Performance Constraints and Services

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    Performance Guarantees are offerred routinely in services. Fedex and UPS give you an expected date of delivery for normal ground shipping. Next day air and 2-day deliveries have their own implicit performance guarantees. Ordering computers online always includes an expected date of shipping that changes dynamically, if you change configurations from standardized ones to custom ones!


    Even pizza deliveries are guaranteed within 30 ninutes or your pizza may be free!


    You bet that all these people are monitoring their services very closely minute by minute so that they can keep their performance guarantees. This applies to most services. If they are not there now, they are coming! If Acme Mortgage company cannot process your Mortgage application in two weeks, some online mortgage processor promises to, and will do it.


    Defining a set of Performance Contraints is key to making sure that services are delivered properly. In many cases, the Performance Contraints may be in conflict with each other. If you make sure that your support phone calls are short, achieving your Average Handle Time (AHT) goals, your Customer Satisfaction Index may suffer.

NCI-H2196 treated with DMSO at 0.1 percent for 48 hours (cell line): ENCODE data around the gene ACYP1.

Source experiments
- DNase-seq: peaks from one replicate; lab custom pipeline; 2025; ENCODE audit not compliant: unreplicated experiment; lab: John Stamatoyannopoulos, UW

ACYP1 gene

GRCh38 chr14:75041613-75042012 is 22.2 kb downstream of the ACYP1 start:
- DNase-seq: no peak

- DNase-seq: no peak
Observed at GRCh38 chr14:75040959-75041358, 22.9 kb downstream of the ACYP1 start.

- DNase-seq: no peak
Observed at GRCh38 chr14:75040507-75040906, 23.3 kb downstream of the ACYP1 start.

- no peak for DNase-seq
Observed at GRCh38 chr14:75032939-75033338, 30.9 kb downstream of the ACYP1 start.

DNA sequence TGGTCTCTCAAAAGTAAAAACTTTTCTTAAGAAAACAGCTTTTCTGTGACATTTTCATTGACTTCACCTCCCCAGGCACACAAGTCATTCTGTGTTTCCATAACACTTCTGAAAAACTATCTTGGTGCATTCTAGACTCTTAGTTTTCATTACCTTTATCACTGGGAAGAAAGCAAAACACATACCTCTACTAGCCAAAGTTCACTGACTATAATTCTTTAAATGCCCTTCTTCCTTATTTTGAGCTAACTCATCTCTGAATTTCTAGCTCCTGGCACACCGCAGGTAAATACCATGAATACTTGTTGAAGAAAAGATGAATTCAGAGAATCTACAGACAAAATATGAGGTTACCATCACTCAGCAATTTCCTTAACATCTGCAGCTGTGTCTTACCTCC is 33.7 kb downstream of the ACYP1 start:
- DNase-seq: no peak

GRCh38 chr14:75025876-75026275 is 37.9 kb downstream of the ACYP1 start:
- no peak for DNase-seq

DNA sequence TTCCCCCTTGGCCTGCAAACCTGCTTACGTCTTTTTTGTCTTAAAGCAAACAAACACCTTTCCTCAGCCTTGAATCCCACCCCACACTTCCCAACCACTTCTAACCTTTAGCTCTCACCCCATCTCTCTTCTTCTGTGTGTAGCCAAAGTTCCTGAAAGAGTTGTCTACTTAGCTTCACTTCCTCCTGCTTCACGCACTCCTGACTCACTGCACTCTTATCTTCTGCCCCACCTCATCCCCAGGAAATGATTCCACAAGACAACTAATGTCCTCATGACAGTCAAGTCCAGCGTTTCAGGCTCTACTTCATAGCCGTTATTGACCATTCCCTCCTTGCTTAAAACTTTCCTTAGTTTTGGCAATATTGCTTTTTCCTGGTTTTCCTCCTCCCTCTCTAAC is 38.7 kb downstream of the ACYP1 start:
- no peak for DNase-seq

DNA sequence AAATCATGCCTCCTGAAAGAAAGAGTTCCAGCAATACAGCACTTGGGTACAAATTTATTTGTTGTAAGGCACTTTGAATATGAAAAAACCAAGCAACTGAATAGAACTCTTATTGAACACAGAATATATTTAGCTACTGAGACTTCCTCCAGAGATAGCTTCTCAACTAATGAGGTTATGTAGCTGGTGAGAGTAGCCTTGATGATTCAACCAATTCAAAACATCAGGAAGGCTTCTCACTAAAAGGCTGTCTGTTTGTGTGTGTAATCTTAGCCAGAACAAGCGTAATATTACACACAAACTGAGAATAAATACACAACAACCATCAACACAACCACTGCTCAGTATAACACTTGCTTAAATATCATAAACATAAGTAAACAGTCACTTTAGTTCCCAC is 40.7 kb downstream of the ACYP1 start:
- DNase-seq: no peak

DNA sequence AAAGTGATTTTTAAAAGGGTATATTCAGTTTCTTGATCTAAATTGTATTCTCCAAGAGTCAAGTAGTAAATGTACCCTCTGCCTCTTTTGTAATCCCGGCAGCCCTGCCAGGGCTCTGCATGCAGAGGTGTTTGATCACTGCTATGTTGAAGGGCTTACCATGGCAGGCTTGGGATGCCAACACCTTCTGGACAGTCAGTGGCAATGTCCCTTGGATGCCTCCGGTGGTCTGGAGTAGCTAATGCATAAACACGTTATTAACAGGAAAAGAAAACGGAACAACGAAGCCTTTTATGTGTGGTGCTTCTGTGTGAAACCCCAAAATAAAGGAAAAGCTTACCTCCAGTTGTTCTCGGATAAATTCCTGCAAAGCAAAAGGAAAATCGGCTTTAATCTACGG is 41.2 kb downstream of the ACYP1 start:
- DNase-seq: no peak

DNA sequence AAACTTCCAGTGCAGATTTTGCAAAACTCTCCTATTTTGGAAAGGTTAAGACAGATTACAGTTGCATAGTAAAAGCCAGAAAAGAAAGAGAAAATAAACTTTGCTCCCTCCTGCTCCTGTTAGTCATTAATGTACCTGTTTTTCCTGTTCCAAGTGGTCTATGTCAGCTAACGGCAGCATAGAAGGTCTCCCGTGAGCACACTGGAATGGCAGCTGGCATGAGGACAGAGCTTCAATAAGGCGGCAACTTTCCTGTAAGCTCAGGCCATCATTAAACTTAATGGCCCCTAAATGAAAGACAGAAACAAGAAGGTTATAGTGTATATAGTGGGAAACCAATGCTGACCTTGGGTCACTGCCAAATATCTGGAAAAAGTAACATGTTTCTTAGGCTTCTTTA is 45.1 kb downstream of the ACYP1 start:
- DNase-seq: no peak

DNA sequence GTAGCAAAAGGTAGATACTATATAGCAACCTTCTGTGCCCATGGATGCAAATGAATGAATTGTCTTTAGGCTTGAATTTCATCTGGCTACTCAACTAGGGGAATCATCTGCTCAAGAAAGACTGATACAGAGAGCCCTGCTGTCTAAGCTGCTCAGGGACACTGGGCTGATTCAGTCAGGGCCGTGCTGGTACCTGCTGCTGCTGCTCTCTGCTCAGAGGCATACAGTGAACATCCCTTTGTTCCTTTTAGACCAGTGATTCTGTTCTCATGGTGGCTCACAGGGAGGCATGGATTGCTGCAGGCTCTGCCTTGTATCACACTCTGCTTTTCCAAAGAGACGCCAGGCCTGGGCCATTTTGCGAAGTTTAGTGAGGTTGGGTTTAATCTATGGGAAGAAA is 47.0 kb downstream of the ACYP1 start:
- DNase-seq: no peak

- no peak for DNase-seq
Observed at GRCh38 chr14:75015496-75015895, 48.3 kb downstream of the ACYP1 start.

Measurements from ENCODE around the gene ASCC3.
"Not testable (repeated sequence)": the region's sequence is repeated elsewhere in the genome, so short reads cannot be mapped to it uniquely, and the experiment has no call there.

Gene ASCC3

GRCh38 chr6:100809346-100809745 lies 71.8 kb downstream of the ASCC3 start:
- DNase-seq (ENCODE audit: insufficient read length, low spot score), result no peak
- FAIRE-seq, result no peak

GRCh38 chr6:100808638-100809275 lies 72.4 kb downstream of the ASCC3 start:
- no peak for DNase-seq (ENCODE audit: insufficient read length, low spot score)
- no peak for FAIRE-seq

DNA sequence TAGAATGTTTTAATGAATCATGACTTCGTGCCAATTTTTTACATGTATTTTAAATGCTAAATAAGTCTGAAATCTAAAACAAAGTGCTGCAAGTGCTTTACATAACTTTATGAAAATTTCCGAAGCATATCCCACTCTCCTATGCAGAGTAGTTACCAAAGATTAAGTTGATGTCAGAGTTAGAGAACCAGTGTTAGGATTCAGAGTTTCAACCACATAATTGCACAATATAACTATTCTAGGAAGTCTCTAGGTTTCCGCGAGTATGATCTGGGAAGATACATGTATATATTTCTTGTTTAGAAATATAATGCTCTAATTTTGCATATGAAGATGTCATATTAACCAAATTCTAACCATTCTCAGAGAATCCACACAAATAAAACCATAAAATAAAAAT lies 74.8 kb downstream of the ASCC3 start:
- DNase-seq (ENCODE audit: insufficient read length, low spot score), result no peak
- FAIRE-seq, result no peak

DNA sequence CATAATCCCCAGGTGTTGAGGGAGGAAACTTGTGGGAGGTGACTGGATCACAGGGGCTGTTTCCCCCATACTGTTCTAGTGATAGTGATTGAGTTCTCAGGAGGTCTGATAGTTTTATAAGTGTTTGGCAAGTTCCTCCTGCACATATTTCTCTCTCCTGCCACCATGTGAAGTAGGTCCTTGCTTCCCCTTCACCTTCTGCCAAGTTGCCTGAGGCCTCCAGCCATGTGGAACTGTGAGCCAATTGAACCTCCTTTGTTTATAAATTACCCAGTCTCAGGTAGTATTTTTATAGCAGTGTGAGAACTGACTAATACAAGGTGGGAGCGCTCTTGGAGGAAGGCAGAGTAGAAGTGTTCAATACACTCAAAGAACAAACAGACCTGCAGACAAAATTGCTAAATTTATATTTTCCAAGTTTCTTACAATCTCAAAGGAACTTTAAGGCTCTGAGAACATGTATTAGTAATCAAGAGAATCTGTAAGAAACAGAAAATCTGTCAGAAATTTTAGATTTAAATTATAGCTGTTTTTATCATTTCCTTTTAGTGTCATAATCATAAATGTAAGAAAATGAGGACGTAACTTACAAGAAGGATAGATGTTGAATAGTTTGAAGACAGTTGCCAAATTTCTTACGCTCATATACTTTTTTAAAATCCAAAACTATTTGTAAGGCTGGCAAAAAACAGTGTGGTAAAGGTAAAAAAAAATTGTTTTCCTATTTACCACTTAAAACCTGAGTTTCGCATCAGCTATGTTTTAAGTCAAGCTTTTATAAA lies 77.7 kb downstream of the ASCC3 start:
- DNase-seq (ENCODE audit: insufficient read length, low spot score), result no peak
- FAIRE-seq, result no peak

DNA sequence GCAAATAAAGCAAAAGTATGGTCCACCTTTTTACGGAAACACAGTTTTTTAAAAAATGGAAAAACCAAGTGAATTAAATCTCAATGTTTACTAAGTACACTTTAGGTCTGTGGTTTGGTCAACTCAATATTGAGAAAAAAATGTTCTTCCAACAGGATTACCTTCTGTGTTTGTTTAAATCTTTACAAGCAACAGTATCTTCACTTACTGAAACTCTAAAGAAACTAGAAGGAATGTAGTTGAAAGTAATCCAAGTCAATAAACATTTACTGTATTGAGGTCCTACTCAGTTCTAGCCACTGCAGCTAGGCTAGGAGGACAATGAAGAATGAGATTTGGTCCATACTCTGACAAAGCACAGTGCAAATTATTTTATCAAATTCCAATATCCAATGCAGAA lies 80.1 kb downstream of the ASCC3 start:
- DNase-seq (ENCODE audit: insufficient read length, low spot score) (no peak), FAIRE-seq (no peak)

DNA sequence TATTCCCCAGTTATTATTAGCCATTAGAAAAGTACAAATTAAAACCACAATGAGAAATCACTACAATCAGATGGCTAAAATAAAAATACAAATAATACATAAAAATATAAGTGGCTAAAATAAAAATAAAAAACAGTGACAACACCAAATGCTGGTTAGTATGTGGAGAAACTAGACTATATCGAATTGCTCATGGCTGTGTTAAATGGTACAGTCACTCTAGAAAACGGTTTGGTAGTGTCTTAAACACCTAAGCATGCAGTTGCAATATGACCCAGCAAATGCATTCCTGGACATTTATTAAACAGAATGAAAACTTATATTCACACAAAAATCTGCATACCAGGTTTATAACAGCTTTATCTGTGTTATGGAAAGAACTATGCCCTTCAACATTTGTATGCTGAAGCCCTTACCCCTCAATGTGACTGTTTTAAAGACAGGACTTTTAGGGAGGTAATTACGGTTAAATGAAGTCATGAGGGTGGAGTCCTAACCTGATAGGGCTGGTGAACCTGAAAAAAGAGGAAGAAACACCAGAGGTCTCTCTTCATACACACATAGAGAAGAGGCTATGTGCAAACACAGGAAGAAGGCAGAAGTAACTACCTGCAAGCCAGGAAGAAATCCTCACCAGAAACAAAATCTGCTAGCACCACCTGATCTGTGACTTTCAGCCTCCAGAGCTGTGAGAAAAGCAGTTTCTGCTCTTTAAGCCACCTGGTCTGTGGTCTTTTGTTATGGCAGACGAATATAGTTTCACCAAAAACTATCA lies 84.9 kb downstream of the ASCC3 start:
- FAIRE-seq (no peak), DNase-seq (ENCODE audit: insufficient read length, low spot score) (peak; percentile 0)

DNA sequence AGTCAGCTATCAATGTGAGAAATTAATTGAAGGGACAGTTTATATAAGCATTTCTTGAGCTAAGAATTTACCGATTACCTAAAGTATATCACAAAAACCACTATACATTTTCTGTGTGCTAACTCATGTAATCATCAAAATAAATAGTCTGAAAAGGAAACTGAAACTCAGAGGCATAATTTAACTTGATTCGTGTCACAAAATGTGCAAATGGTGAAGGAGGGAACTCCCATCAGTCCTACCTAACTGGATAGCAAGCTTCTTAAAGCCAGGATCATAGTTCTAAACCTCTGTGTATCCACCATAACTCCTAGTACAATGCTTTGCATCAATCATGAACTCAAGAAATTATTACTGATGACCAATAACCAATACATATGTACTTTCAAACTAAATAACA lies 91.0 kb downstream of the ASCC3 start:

Now making sure that you deliver a service properly, means that all of your Performance Constraints are within acceptable Ranges rather meeting single absolute numbers but balanced against each other in acceptable ways.  It also means that you don’t come to know AFTER THE FACT, that you will not be meeting a Performance Constraint. If you can get alerted in real-time on a possible Performance Constraint violation, you can take some corrective action.


    If you are not meeting your Average Handle Time (AHT) goals in a call center, you can get some more people on the phones and make sure that your acceptable levels of service on the phone are met.


    Performance Constraints provide a very valuable way to think about service processes and how you want to deliver them. More importantly, they provide a pro-active way of managing them.


    It is an immutable law in business that words are words, explanations are explanations, promises are promises but only performance is reality. – Harold S.Geneen.

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